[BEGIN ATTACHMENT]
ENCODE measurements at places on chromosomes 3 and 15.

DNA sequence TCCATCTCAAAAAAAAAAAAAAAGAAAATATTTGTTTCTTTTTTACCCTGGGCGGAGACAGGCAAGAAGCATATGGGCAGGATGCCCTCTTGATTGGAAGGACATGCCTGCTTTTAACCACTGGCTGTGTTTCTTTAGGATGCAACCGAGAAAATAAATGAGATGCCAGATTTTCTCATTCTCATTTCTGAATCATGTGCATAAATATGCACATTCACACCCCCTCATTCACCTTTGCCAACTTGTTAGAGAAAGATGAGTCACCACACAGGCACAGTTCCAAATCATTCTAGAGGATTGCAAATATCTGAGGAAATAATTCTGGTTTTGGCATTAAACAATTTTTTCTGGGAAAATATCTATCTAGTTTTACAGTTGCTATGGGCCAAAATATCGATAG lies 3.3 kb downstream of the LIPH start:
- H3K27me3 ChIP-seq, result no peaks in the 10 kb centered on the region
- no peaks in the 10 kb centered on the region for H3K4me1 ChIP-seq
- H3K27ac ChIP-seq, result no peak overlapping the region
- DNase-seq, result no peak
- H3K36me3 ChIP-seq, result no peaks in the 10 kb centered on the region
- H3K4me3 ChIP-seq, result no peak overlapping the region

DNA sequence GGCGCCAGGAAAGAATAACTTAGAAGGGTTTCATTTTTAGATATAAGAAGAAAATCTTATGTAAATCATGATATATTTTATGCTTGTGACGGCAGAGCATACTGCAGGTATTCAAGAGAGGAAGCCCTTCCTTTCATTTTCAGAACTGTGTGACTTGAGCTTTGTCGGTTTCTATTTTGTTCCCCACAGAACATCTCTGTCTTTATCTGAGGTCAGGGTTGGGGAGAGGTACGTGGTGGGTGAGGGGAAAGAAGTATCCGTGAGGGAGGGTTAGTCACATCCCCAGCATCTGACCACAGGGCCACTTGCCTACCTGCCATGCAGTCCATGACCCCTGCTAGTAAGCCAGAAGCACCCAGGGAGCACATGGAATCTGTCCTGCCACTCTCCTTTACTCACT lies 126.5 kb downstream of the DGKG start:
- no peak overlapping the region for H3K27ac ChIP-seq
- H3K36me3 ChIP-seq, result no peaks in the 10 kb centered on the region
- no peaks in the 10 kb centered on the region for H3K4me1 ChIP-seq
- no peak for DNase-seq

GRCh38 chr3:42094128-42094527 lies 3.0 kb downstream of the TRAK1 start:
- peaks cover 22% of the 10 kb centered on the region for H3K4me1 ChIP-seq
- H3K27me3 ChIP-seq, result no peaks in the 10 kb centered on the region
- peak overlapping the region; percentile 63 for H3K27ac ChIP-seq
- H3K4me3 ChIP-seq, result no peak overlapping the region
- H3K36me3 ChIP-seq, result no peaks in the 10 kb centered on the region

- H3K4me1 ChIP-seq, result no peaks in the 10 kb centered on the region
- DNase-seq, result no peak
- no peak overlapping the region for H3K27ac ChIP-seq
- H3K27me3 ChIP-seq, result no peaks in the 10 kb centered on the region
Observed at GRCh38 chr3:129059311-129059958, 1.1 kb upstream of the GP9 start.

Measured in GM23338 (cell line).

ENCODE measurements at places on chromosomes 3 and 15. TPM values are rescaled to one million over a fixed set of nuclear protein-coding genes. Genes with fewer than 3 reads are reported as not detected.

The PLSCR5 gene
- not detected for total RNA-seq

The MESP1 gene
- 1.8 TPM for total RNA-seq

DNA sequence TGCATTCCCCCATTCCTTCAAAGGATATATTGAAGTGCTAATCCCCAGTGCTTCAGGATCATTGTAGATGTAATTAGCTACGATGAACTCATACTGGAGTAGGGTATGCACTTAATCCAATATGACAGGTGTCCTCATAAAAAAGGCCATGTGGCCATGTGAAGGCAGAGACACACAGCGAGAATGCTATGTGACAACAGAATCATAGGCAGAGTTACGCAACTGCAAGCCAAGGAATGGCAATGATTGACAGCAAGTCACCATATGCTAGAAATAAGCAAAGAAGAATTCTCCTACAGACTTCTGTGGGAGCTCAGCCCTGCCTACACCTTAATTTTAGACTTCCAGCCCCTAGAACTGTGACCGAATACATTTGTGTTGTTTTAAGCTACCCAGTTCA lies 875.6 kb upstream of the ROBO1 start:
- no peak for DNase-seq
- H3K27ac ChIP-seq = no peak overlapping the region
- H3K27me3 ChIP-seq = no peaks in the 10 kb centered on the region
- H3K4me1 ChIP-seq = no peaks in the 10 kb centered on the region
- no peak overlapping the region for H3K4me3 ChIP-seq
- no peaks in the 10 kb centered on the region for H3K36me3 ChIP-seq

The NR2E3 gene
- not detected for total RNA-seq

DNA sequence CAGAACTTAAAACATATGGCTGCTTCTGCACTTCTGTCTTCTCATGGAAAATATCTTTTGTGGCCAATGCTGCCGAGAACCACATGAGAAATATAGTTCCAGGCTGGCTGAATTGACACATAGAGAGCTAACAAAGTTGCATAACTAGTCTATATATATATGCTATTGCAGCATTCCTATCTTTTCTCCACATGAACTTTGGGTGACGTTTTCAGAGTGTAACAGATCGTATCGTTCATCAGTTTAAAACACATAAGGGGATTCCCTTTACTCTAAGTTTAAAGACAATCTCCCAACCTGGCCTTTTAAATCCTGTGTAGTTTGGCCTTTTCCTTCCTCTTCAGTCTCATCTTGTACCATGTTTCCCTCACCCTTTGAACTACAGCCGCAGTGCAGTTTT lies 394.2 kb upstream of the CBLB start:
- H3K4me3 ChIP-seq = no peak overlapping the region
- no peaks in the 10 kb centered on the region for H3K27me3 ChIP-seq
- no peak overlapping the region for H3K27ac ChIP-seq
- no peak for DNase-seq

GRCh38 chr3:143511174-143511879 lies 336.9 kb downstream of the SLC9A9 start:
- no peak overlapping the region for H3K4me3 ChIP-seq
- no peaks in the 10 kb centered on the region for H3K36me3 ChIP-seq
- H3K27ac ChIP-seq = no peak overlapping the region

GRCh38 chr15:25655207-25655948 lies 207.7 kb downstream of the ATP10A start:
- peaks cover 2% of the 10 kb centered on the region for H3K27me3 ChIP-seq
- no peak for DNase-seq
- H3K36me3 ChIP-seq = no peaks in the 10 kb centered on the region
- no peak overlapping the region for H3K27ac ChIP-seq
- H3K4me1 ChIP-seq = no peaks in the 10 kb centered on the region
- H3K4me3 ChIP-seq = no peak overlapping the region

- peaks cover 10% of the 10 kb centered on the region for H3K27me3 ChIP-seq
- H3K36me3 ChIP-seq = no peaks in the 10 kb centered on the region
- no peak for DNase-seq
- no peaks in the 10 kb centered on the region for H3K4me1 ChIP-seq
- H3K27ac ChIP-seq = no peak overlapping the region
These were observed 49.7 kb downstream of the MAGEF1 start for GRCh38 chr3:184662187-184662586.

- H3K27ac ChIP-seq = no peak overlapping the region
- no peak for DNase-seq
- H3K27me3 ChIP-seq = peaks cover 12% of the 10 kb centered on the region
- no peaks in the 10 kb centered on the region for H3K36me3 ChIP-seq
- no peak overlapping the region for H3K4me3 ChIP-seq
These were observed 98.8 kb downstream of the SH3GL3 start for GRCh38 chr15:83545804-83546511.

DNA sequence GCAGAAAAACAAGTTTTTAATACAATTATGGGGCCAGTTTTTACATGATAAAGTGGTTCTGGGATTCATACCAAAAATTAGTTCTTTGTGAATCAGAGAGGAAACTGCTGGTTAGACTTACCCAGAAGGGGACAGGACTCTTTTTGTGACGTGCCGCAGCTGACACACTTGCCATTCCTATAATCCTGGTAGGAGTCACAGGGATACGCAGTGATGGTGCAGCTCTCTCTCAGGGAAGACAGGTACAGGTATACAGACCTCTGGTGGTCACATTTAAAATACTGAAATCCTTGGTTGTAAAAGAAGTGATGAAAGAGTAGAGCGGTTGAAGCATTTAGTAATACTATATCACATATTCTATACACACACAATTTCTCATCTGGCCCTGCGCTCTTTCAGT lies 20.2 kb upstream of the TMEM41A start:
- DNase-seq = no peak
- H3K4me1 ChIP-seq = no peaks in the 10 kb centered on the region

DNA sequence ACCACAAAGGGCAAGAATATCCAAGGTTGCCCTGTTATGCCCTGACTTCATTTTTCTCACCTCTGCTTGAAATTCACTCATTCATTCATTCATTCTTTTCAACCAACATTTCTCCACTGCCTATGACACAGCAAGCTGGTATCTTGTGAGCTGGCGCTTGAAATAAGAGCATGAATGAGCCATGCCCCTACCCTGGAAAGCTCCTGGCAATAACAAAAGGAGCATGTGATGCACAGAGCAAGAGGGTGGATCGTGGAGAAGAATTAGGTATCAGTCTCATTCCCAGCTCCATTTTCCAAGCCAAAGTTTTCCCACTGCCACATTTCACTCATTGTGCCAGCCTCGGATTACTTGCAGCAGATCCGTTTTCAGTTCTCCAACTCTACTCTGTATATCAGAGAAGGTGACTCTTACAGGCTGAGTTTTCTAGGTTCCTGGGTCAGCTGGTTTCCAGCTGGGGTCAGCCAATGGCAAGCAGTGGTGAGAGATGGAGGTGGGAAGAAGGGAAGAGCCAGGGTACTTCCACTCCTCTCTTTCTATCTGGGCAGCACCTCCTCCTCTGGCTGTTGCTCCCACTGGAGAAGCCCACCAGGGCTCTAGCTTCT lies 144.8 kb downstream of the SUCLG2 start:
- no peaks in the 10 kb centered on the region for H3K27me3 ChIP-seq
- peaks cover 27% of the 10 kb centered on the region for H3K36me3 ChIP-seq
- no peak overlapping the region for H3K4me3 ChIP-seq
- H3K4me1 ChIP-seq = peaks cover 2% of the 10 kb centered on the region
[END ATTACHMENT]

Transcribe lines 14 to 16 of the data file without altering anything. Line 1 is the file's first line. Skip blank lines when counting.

GRCh38 chr3:42094128-42094527 lies 3.0 kb downstream of the TRAK1 start:
- peaks cover 22% of the 10 kb centered on the region for H3K4me1 ChIP-seq
- H3K27me3 ChIP-seq, result no peaks in the 10 kb centered on the region